- Published on Wednesday, 30 November -0001 00:00
By Laura L. Acosta
UTEP News Service
For The University of Texas at El Paso, building strong relationships with community health partners like the Paso del Norte Health Foundation is vital to meeting the health care needs of the region’s medically underserved population.
Examples of that successful partnership are eight newly minted Paso del Norte Health Foundation Fellows in Nursing that the UTEP School of Nursing selected from the Doctor of Nursing Practice (D.N.P.) degree program to receive the first-time honor.
“Every time we celebrate an occasion like this in health sciences and nursing, I always think back to the early 1990s when there was a huge need for health professionals in the community and (UTEP) was offering few programs in health professions,” said UTEP President Diana Natalicio at a reception celebrating the fellows in January at the Health Sciences and Nursing Building.
She said the University began to realize that there was a huge demand from students to pursue degrees in the health professions, as well as a huge demand from hospitals and health care centers for graduates of these programs.
“When we recognized the gap that existed here, we began the process of filling that gap,” President Natalicio said. “And once the Paso del Norte Health Foundation came along with resources that could be strategic and invested, this began to gain momentum in a way that’s been truly extraordinary.”
The fellows - Joyce Meserve, Kimberly Miller, Hector Morales, Christina Paz, Diana Portillo, Carmen Ramirez, Hector Rodriguez, and Laura Rodriguez – have each received up to $3,500 to support their studies and enhance their research activities. The students will be the first cohort to graduate from the D.N.P. program in May.
“We are proud to honor this first group of Paso del Norte Health Foundation Fellows from the School of Nursing and hope that they continue to practice in this community to improve the health of people living in the region,” said Myrna Deckert, president and CEO of the Paso del Norte Health Foundation.
The fellowship is made possible by an endowment that was created through the Texas Research Incentive Program (TRIP), which matched funds from a $1.5 million grant that UTEP received in 2009 from the Paso del Norte Health Foundation to support the University’s Center for Simulation.
Funds distributed from the endowment will be used to provide graduate fellowships for students pursuing degrees in a health science field in the School of Nursing and the College of Health Sciences. Based on the foundation’s grant, UTEP has received more than $500,000 in TRIP funds, which will be split evenly between the school and the college.
TRIP is a state program established to enhance research productivity and faculty recruitment at public universities seeking national research (Tier One) university status.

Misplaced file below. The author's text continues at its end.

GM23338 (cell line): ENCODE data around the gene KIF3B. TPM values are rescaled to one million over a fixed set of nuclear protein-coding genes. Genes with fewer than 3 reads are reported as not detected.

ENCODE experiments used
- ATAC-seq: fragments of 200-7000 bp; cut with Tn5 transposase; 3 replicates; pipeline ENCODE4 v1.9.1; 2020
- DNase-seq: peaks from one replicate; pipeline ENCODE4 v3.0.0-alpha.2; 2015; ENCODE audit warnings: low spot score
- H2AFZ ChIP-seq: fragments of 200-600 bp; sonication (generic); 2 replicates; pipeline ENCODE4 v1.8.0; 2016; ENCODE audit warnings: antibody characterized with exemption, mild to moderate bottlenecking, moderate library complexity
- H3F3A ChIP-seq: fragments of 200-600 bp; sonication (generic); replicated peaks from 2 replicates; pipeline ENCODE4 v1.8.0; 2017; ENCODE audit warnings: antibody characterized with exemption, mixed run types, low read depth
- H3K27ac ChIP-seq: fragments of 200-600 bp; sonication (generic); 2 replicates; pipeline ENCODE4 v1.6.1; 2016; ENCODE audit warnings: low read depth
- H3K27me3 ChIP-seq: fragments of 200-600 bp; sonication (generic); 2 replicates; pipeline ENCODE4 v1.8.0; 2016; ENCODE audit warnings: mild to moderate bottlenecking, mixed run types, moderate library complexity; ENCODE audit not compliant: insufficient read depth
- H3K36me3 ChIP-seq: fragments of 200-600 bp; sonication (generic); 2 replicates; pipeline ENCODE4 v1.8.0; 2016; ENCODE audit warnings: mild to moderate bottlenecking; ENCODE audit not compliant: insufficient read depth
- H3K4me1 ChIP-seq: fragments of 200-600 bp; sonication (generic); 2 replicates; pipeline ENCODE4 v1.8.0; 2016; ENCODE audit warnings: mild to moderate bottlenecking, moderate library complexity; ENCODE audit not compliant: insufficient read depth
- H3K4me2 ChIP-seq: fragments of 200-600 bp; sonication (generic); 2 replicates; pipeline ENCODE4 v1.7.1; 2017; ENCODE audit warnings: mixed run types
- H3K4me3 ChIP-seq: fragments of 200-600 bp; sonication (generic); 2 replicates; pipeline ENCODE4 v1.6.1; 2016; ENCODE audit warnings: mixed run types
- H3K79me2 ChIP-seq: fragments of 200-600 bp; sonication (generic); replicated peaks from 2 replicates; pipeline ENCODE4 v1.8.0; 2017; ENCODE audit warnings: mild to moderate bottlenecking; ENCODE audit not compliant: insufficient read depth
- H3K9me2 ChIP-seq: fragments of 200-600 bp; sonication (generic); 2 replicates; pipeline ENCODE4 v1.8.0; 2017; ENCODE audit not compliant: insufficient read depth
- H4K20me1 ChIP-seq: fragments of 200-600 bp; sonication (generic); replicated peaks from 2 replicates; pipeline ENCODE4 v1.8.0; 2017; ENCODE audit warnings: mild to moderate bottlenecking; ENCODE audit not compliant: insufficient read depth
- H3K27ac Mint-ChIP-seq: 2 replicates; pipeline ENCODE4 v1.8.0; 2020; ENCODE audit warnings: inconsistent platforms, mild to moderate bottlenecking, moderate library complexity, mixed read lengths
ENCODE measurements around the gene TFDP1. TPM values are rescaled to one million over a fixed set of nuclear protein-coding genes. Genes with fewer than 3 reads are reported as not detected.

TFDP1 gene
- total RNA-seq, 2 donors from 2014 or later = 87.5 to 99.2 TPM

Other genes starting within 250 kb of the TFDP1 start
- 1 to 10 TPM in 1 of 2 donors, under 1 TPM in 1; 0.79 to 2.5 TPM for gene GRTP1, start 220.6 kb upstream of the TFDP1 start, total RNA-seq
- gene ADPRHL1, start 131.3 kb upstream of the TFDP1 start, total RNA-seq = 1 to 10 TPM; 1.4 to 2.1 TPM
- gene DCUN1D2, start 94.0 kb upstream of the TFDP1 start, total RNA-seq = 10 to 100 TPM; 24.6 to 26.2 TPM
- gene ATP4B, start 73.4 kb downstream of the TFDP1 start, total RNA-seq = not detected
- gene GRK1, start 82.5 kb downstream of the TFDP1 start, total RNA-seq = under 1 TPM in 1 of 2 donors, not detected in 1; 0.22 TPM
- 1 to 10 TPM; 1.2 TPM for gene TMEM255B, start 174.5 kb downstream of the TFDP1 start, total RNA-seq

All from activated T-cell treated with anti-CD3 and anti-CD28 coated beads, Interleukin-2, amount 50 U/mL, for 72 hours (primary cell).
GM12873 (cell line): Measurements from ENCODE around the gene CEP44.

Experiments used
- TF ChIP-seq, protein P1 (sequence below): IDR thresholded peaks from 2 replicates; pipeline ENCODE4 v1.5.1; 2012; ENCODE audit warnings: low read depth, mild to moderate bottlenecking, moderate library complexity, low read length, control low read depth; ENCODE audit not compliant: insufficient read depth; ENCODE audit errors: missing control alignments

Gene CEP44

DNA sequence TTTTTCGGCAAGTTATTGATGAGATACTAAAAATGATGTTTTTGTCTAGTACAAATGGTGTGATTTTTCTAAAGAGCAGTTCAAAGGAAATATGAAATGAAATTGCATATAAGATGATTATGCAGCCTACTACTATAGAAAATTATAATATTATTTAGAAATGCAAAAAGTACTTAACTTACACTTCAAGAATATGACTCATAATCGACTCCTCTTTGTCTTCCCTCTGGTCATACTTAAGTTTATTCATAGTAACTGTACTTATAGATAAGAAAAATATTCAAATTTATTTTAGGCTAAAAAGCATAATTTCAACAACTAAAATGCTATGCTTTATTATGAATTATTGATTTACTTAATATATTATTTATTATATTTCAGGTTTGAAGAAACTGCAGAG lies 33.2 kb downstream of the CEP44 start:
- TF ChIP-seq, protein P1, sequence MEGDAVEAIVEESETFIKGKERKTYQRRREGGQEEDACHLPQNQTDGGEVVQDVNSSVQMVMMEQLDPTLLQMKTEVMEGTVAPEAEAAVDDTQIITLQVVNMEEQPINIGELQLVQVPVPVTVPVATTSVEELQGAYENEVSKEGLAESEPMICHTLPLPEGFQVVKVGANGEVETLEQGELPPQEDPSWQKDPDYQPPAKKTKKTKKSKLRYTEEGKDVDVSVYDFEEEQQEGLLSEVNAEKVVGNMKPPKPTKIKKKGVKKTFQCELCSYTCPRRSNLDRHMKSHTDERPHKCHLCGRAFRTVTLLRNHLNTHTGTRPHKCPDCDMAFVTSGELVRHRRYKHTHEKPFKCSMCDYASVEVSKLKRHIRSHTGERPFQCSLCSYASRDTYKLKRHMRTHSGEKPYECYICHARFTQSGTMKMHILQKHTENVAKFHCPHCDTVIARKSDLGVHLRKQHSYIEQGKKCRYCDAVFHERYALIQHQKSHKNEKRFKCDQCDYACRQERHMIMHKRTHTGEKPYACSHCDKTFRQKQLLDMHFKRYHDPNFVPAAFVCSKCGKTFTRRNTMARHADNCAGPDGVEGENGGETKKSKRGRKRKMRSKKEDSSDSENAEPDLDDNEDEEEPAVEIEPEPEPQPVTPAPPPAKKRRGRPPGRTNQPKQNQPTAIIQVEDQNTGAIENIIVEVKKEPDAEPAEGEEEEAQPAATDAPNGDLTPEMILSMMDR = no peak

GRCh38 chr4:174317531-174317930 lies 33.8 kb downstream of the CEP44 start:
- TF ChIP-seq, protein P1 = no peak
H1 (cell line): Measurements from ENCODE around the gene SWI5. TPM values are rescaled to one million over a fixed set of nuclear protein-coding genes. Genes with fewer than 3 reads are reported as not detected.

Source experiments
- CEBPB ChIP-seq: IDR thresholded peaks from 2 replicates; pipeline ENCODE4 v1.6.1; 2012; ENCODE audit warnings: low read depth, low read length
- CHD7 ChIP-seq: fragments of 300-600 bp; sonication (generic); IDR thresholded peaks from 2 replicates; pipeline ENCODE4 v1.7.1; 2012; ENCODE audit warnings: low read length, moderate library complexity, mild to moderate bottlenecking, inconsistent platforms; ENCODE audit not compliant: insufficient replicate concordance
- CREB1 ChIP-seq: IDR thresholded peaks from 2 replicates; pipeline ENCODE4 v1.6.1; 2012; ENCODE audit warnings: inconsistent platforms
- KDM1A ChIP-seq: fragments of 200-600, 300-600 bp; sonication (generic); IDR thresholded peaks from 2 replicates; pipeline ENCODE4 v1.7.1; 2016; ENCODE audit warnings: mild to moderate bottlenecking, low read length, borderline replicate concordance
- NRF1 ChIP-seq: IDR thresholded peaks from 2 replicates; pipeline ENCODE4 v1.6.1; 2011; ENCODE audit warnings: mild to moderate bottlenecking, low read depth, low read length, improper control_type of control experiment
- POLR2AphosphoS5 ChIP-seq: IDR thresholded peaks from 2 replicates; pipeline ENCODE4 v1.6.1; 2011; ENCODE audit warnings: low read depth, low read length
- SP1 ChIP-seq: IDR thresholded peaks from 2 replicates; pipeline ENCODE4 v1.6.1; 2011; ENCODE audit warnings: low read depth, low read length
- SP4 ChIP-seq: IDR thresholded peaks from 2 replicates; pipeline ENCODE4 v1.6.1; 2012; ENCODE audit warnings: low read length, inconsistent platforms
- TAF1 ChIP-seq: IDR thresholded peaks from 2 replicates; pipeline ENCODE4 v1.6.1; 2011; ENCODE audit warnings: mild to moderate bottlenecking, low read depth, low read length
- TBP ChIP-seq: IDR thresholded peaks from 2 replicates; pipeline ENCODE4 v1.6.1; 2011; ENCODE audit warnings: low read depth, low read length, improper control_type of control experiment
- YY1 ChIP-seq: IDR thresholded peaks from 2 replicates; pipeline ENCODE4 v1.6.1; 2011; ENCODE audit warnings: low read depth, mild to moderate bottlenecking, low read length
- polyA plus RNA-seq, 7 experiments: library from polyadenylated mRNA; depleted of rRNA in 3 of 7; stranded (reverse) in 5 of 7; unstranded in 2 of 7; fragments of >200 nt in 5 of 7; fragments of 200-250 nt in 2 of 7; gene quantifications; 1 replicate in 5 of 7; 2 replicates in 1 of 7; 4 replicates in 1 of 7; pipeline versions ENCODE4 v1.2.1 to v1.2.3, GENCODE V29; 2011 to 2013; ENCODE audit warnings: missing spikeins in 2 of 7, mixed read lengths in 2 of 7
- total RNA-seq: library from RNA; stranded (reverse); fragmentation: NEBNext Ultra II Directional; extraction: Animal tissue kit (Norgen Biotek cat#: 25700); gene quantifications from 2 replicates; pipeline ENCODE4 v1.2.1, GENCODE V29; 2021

Benjamin Flores, Ph.D., dean of the University’s Graduate School, said visionary community partners like the Paso del Norte Health Foundation have a tremendous impact on UTEP through strategic efforts that can be leveraged at a substantial level. In this case, students received generous fellowships that will support them while they pursue their graduate nursing degrees.
“Upon graduation they will be credentialed as health experts who are ready to make substantial contributions to the Greater El Paso region,” Flores said.
Fellows are selected based on their academic excellence, research and leadership. Students will use the funds to continue their research initiatives.
Morales’ research looks at the effectiveness of couples and marriage therapy on law enforcement personnel. The fellowship has made it possible for his research to benefit from additional resources to help him implement his final project.
“I am honored to be selected as one of the first fellows in the Paso del Norte Health Foundation Fellowship. I have experienced firsthand the benefits of their support,” said Morales, a clinical instructor in the School of Nursing.
Miller teared up when she received her certificate of recognition during the reception.
She has developed a quality improvement project on heart failure and hopes to test it on her patients at the cardiology practice where she works. She looks forward to having hospitals implement her program some day.
“You never quit and you never stop learning,” Miller said about the D.N.P. program.
The Paso del Norte Health Foundation promotes health and prevents disease in the region through leadership in health education, research and advocacy.
Board Chair Sandra Sánchez Almanzán said that she and the rest of the PDNHF board and staff consider themselves stewards of one of the largest private foundations on the U.S.-Mexico border, which was established in 1995.
“Our job is to ensure that the health of the community as a whole is ever changing and improved and that we leave the community in much better shape than we found it,” Sánchez Almanzán said.
The PDNHF’s ongoing support of the School of Nursing has created many new opportunities. This spring, the school will implement the Alternative Clinical Experience (ACE) program that will support the school’s plans to increase its annual enrollment by more than 100 students by the University’s Centennial celebration in 2014.
“The collaboration that we have with the Paso del Norte Health Foundation demonstrates the commitment to support the health of our community by educating the next generation of health care leaders in the region,” said School of Nursing Dean Elias Provencio-Vasquez, Ph.D.